Throughout our lives, we’ll all experience adversity—in our personal lives, our careers, or both. We meet adversity when we learn to take our first breath, and we encounter it again and again for the rest of our lives. Not only is adversity a great test of character, it’s often what motivates us to keep trying until we get it right.
But there are a couple of other things, namely power and mistakes, that test character, and have the potential to reveal much more about a person than adversity ever could.
When you’ve got everything you need and the ability to get pretty much whatever you want, it can be easy to lose sight of what’s important. As Abraham Lincoln said, “Nearly all men can stand adversity, but if you want to test a man’s character, give him power.”
In Plato’s Republic, he writes about a discussion he had with several men. One of those men is named Glaucon, and he argues that “no man would keep his hands off that which was not his own if he could safely take what he liked.” It’s a sad argument that leaves no room for common human decency.
Of course, people will always be tempted to take the easy way out, but someone with true character will resist that temptation and find the honest, fair way to get what they want or need. In fact, I’d go one step further and say that many people in power will consciously avoid using that power in an abusive or negative way, because they’re fully aware of how easy it is to become corrupted.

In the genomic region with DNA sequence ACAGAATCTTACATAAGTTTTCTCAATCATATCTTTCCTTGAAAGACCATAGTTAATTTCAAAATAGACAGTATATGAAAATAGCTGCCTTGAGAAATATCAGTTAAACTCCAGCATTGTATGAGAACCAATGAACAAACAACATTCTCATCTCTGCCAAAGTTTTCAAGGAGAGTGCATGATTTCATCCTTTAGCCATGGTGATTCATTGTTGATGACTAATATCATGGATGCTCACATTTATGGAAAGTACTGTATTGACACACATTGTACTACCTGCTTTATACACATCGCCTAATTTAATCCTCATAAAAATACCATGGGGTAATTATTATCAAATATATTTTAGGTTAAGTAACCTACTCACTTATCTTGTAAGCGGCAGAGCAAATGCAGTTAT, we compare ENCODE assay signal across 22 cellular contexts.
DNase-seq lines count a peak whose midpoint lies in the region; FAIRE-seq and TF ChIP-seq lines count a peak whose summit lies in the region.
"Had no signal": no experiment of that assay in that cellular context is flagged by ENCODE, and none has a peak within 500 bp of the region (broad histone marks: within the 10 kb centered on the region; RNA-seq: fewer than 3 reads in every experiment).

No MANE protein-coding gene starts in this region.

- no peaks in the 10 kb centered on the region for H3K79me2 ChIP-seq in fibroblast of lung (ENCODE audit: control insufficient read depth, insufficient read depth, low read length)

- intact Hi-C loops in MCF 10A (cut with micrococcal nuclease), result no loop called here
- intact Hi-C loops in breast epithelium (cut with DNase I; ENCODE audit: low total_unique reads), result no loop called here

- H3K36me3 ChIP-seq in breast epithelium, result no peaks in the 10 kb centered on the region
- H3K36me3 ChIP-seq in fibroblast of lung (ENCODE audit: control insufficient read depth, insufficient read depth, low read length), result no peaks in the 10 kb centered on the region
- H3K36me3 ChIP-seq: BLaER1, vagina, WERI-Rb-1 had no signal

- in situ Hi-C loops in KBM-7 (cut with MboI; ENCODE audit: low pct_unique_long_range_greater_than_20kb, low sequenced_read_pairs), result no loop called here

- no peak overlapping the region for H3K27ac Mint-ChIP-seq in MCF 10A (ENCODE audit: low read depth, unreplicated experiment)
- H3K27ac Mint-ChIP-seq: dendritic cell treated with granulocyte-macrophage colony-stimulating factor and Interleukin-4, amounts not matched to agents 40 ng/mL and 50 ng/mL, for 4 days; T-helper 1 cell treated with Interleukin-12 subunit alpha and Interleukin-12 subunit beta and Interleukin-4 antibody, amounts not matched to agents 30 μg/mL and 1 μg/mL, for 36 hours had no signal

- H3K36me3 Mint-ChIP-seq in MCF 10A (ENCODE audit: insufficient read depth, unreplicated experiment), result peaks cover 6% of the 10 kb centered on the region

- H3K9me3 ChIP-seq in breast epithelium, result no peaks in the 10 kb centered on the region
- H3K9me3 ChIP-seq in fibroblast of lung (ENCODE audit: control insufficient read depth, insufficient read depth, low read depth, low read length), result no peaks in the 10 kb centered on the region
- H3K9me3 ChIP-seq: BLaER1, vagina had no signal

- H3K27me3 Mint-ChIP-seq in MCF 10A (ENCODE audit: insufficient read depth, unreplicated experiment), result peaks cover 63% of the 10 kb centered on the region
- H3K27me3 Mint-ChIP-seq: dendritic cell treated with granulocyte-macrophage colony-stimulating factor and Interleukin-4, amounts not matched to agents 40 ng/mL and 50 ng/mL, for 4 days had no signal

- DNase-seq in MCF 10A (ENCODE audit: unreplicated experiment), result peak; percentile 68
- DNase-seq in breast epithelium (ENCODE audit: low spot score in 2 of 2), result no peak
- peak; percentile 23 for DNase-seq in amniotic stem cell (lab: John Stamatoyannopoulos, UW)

How we respond to our mistakes can give away a lot about our character. In his novel Confessor, Terry Goodkind, a successful fantasy writer, says, “I’m afraid that we all make mistakes. One of the things that define our character is how we handle mistakes. If we lie about having made a mistake, then it can’t be corrected and it festers. On the other hand, if we give up just because we made a mistake, even a big mistake, none of us would get far in life.”
And he’s right. I believe that mistakes are opportunities. They’re the wake-up call that tells us we’re doing something wrong and forces us to start over again, with a different approach.
Taking responsibility for mistakes is key to improving character. When we own up to our errors, we’re free to move on, and fix whatever caused the mistake in the first place. And when character is built in this way, we also benefit from increased self-confidence. As journalist Joan Didion wrote in On Self Respect, “Character—the willingness to accept responsibility for one’s own life—is the source from which self-respect springs.”
Enjoy your weekend everyone!